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October 23, 2018

Human Rights
UN Treaty Talks and Human Rights Accountability for Corporate Digital Activities 

A UN working group is drafting a new treaty that could make social media companies liable for content hosted on their platforms that infringe international human rights law. 

Human rights council

August 28, 2018

United States
Scoop Jackson and John McCain

In the course of my career I've had the great privilege of working for Henry M. "Scoop" Jackson and knowing John McCain, two of the most consequential senators of the last seventy-five years. And the…

November 8, 2018

Cameroon
Cameroon's Future Looks Grim as Biya Begins Another Term

On November 4, two days before Biya’s inauguration, seventy-eight students, the principal, and two staff members were kidnapped from a Presbyterian school near Bamenda, in the Anglophone part of the country. On November 7, officials reported that the seventy-eight students were freed the day before, as was a staff member. As of November 8, the principal, a teacher, and perhaps more children, were still in captivity.

Cameroon-Biya-Election-President-Separatism

November 6, 2018

Food and Water Security
Conflict at the Root of Food Insecurity in Africa

The report shows that the majority of Africans experiencing high levels of food insecurity, 107 out of 143 million, live in countries experiencing or affected by conflict. Eleven out of the twelve countries in conflict are experiencing the highest level of food insecurity. It is clear from the report that conflict appears to be at the root of food insecurity.

South-Sudan-Kenya-Refugees-Food-Insecurity-Conflict

November 7, 2018

Nigeria
Nigerians’ Growing Cultural Influence Around the World

In the article, author Adenike Olanrewaju describes the emergence of publications Genevieve Magazine, Exquisite Magazine, Today’s Woman, and Glam Africa. With an increasingly cosmopolitan elite, Olanrewaju writes, “luxury brands are eager to establish firmer footholds there.”

Nigeria-Culture-Fashion-Influence-Lagos

November 5, 2018

Nigeria
Nigeria Security Tracker Weekly Update: October 27–November 2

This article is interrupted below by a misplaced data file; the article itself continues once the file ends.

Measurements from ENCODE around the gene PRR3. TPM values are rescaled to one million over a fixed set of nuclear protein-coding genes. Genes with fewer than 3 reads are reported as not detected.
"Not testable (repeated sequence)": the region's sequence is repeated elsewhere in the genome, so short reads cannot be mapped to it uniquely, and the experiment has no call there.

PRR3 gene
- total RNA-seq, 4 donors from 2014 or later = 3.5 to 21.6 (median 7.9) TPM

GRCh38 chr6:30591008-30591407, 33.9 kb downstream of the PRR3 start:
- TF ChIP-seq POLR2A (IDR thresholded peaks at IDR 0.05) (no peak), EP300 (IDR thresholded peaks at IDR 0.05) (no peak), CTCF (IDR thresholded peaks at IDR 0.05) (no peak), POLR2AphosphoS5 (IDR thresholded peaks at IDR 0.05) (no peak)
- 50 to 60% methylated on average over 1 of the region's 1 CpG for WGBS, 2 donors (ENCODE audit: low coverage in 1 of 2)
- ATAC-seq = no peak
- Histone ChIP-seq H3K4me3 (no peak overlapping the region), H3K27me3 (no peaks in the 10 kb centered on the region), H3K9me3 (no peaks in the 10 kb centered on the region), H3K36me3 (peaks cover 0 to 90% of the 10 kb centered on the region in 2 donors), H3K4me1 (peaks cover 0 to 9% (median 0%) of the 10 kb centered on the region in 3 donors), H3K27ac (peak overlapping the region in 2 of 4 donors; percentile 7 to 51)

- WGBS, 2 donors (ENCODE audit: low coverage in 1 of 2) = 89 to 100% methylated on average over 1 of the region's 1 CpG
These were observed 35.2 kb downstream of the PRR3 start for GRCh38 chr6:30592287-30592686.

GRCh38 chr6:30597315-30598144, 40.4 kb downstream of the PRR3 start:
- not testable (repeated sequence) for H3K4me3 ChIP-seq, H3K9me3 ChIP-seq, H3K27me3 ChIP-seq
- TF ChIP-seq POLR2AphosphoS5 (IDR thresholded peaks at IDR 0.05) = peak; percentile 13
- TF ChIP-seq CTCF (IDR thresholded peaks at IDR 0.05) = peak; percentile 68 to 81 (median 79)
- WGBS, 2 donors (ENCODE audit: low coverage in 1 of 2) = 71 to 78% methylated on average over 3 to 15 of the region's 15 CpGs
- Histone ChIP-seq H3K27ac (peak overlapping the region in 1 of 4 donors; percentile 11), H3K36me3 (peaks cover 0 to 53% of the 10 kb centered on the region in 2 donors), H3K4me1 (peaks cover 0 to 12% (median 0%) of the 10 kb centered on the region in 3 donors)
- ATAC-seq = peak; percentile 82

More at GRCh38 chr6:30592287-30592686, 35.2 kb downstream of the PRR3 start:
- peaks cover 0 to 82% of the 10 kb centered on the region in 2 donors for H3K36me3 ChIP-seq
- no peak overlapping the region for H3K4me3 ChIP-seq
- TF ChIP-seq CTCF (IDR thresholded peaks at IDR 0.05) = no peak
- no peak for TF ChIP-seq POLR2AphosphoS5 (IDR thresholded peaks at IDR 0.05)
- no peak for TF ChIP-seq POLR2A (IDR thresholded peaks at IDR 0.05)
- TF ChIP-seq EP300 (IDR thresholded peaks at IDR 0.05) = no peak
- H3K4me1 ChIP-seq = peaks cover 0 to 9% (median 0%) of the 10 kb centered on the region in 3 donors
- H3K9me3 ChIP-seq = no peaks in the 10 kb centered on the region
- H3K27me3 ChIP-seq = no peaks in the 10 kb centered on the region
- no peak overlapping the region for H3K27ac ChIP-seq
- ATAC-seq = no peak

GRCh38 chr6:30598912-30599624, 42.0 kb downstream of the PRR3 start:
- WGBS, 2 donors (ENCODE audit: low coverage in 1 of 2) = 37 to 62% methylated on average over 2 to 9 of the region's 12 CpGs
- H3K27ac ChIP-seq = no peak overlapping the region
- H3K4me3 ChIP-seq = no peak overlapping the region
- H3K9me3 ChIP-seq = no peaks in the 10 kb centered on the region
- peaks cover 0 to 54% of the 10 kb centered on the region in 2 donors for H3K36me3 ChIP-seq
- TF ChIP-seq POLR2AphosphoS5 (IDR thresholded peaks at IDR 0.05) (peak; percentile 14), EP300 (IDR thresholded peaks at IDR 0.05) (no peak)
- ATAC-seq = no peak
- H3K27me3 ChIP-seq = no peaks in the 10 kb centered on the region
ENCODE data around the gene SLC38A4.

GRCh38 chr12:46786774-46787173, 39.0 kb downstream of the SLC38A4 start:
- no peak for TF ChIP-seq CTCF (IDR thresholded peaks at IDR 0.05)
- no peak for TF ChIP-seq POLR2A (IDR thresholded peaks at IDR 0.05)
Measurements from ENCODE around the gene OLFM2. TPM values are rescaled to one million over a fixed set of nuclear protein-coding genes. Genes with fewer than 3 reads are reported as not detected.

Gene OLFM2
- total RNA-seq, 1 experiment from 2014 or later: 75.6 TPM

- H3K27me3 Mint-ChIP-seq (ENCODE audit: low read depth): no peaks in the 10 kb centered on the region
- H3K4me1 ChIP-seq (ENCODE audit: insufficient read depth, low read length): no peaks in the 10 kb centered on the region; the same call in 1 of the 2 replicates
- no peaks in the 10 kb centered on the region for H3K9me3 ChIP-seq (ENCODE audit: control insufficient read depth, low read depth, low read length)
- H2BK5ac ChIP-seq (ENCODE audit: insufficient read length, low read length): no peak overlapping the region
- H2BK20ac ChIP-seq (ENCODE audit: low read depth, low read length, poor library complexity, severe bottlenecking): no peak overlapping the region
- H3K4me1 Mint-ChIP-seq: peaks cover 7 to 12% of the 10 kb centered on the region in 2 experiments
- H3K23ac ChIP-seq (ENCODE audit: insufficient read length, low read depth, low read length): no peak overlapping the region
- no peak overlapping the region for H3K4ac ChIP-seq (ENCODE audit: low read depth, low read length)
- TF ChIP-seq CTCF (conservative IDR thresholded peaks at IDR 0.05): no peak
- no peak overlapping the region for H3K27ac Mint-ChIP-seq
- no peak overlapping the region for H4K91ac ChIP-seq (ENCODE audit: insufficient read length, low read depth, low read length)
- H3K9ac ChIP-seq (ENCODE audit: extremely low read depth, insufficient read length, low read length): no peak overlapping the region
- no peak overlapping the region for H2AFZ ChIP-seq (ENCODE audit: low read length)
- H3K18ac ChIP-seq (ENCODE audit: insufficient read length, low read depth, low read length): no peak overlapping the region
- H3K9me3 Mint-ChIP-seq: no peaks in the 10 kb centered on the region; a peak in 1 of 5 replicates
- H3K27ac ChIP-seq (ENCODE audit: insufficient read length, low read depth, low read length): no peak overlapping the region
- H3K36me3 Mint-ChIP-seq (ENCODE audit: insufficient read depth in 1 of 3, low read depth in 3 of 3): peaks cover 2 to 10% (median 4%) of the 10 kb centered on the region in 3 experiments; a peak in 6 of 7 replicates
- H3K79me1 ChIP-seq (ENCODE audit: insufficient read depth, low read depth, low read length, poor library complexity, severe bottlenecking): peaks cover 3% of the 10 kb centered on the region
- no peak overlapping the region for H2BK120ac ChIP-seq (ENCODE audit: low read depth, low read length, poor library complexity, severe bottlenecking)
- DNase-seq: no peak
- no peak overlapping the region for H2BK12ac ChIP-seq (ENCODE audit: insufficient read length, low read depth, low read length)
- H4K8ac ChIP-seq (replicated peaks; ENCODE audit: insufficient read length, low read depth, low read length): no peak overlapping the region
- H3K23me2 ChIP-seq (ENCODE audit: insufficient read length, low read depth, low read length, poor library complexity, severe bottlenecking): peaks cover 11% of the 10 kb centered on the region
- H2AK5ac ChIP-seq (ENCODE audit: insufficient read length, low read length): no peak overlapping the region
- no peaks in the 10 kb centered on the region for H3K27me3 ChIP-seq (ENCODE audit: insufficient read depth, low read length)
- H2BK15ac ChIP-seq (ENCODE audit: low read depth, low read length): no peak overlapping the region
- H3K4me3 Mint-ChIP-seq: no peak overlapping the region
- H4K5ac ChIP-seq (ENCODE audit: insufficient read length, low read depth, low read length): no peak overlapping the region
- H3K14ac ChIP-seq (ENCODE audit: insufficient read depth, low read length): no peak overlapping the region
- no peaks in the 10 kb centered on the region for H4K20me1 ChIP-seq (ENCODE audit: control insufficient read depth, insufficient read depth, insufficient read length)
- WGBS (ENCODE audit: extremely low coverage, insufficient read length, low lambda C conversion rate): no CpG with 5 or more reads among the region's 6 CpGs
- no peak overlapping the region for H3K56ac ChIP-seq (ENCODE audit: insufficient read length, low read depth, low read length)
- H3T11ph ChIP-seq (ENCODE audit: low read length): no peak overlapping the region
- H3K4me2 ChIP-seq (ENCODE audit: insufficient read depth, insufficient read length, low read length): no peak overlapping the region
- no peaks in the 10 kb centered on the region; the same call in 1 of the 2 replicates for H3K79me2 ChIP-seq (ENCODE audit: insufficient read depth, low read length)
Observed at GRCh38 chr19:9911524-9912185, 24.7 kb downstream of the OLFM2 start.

This update represents violence in Nigeria and related to Boko Haram in Cameroon, Chad, and Niger between October 27 to November 2.

Nigeria-Boko-Haram-Terrorism-Security-Tracker

July 11, 2018

Digital Policy
The Supreme Court Adapts Constitutional Law to Address Technological Change

With Justice Anthony Kennedy's retirement, two recent cases shed light on how Chief Justice John Roberts might decide technology cases if he becomes the court's new swing vote. 

U.S. Supreme Court

August 23, 2017

International Law
A Cyber Norms Hypothetical: What If the USS John S. McCain Was Hacked?

There has been some wild speculation that a foreign nation might have hacked the navigation systems on the USS John S. McCain. Assuming it is plausible, what would be the implications for internation…

The USS John S. McCain

November 2, 2018

Nigeria
Dozens Reportedly Killed as Nigerian Military Fires on Shia Protesters

Between October 27 and 30, protesters from the Islamic Movement of Nigeria (IMN), a Shia religious organization led by the pro-Iranian Sheikh Ibrahim el-Zakzaky, clashed with security services in and around Abuja, Nigeria’s capital. The IMN reported that Nigerian security services had killed at least forty of its members during the marches.

Nigeria-Shia-IMN-Abuja-Protests-Zakzaky-Military

November 1, 2018

Human Rights
Abusive Military Partners: What Can the U.S. Do About It?

Abuses committed by African militaries in the fight against Boko Haram have raised important questions about U.S. military involvement in the conflict, particularly the debate about U.S. military assistance and the role of the nearly 1,800 U.S. personnel across West and Central Africa.

A Nigerien security agent participates in a simulated raid on a militant camp during the U.S. sponsored Flintlock exercises in Ouallam, Niger, April 18, 2018.